If you have a close call with a distracted driver, don't retaliate. Make sure they see you and run on.
I won't lie and tell you I haven't punched a car or 2 when they've almost hit me. Don't be that runner. We want goodwill towards all runners, which means being courteous and gracious. Even if the driver is a huge jerk. It's a battle you won't win. Kindness is contagious.

A bit much?
Did I miss anything? How do you deal with distracted drivers? I know it's frustrating!
Don't get hit by a distracted driver! Staying safe on the run /via @oldrunningmom  #runchat 

I'm linking up with Tuesday Topics: Zenaida and Kim host this fun linkup! And with Debbie and Marc for Coaches Corner.






30 comments :

  1. My good running friend just almost got hit with a car when she was in the cross walk...She fell and broke her elbow & finger(elbow needed surgery.)

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  2. One of my biggest fears every time I run outside is distracted drivers. Granted I always run when its light outside, but I still worry. Sometimes my run crew thinks I'm over cautious but I'd rather check, double check and triple check before crossing the street.

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  3. Always important tips for running outside especially this time of year when people aren't expecting to see runners outside as much. I always try to dress in bright colors and typically never run with music.

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    1. I always run with music--I do try to pay attention to my surroundings, tho.

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  4. Making eye contact is always a big one for me. One of our running friends recently got injured in a sort of car related accident (thankfully the car didn't actually hit her, but she had an injury that still required surgery).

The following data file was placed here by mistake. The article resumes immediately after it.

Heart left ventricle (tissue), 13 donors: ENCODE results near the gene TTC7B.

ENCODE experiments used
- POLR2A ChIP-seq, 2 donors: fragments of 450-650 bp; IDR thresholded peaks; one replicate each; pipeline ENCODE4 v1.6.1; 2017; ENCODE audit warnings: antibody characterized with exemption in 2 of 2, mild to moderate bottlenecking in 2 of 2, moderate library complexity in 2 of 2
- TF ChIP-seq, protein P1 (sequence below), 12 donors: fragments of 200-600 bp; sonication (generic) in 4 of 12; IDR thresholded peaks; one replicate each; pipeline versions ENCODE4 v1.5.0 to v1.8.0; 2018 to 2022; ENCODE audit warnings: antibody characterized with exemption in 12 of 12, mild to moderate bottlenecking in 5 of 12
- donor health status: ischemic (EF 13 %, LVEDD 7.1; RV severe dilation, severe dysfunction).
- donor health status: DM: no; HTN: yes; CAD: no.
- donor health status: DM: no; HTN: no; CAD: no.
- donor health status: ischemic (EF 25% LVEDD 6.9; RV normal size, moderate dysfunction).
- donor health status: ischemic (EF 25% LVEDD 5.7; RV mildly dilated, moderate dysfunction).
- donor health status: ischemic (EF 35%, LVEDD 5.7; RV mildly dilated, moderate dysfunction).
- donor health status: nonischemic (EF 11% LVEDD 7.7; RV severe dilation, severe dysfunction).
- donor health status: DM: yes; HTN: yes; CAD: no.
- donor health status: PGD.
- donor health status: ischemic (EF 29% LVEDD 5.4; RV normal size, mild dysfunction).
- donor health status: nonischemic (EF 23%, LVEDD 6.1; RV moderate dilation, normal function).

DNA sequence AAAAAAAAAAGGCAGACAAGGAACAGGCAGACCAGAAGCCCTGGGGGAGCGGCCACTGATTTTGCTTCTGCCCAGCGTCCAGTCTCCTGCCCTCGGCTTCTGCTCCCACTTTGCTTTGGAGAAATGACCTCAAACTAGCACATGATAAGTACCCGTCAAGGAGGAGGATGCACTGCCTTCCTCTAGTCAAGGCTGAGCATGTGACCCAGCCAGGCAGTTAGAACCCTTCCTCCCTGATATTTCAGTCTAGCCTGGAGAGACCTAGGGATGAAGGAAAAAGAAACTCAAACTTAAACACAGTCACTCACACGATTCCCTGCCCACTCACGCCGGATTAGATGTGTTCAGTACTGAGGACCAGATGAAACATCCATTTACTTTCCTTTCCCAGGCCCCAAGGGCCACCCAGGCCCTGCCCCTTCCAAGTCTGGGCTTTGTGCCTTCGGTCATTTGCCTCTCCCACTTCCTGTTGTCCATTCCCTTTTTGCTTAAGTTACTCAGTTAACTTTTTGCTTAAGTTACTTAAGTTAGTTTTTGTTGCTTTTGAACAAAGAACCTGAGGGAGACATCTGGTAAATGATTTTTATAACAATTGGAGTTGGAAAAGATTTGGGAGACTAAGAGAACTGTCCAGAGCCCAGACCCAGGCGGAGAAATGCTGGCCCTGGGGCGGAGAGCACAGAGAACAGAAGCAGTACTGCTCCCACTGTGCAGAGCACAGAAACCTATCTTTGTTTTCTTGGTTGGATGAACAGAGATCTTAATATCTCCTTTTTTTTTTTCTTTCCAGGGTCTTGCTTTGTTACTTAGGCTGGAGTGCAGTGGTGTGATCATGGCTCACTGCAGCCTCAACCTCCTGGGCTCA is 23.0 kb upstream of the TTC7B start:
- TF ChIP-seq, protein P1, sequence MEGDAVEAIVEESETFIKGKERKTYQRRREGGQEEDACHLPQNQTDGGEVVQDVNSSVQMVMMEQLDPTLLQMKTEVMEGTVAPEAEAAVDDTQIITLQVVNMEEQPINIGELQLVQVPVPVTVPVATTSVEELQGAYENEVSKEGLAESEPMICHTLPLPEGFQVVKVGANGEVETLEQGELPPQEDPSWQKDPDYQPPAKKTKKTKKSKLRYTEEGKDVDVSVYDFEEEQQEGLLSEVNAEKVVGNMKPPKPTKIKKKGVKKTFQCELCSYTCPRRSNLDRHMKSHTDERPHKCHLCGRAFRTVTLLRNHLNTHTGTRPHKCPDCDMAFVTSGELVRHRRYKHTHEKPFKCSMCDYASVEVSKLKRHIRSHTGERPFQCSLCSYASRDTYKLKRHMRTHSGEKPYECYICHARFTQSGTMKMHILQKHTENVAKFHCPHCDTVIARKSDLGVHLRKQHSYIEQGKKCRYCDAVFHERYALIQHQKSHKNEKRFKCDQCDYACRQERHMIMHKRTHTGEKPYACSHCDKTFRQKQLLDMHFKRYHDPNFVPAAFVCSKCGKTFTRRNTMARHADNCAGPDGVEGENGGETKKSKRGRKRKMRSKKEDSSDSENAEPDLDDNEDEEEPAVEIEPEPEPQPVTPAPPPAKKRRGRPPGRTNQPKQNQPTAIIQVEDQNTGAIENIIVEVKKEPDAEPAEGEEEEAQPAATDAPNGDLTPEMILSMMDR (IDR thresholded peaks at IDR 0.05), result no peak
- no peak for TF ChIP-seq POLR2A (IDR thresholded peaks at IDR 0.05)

Also always just assume that they don't see you. And watch out for those blind curves and hills!

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  5. Yes to all of these - and I haven't punched a car but I have done the huge WHAT THE HELL move with my arms up in the air. I never assume a vehicle sees me...and sadly I'm correct most of the time.

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    1. I've done that What the Hell gesture too. I used to think that it would bother them if they hit me, but with all the hit and runs lately, I'm not so sure.

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  6. You brought up some good points. I will admit that I do run with headphones but am also aware of my surroundings. I've had a few drivers stop to let me cross (a few even have backed a bit) but others just speed up in a hurry. I always wear a headlamp and my vest (which is very bright too).

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    1. I've had a mix of drivers who let me run across vs those who try to beat me. The crosswalks by the bike path where I run have yield to walker/runners signs too.

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  7. I always watch for the car coming up to an intersection who is turning right on red. I run outside the crosswalk anticipating them pulling into it. Besides I have my dog running on my right and I don’t want her to get hit either. 🙄

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  8. Although we run in a group and we are pretty hard to miss, cars will still not always stop for us. I always try to make eye contact before crossing. Sometimes, I just use my stop as a rest :)